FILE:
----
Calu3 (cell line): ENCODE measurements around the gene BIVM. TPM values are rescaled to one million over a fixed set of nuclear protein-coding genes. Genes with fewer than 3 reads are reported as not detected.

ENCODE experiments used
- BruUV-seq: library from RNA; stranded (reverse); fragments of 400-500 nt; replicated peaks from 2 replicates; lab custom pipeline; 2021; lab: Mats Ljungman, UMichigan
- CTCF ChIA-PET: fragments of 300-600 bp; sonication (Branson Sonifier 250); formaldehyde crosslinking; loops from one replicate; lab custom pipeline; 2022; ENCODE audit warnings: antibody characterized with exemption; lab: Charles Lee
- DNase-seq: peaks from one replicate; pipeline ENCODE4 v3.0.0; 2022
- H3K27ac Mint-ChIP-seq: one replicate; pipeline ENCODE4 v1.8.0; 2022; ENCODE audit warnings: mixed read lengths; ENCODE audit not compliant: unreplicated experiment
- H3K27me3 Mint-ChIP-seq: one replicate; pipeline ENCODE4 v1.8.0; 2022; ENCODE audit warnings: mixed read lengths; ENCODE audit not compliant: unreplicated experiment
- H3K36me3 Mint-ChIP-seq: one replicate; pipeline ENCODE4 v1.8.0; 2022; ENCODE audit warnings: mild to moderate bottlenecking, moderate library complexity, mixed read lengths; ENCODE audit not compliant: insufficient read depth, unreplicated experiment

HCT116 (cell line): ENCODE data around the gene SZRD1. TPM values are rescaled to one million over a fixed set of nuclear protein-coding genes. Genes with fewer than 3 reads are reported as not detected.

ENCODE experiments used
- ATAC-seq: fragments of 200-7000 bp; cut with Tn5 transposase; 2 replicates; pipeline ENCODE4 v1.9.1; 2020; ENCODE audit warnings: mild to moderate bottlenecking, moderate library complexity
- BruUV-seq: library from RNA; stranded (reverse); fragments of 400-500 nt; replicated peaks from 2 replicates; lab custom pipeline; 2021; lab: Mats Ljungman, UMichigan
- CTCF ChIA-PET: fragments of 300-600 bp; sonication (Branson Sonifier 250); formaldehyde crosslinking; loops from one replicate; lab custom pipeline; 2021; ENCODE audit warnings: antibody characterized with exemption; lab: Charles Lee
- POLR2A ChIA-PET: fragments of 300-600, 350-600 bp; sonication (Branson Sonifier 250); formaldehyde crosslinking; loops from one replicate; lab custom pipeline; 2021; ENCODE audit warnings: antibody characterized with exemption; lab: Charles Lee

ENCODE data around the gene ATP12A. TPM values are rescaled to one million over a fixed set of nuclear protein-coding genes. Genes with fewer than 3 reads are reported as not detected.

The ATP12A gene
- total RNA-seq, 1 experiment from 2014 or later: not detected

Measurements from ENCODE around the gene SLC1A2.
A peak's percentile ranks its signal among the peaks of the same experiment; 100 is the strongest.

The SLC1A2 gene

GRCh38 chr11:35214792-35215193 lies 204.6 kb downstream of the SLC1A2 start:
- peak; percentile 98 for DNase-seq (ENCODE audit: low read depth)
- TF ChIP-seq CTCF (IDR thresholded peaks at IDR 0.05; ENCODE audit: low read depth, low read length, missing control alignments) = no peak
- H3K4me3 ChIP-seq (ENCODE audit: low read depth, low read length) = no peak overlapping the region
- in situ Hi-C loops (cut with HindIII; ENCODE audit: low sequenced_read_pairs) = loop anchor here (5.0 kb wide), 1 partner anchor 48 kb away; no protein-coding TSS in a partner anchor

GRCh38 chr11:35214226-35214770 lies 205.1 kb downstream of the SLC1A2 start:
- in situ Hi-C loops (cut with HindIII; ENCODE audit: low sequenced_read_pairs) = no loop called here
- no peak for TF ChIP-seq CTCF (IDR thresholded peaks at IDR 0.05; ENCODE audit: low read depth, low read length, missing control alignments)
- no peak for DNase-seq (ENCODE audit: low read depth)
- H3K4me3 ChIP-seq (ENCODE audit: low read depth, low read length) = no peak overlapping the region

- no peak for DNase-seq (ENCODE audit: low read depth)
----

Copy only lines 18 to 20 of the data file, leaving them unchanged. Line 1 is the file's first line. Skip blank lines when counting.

Measurements from ENCODE around the gene SLC1A2.
A peak's percentile ranks its signal among the peaks of the same experiment; 100 is the strongest.

The SLC1A2 gene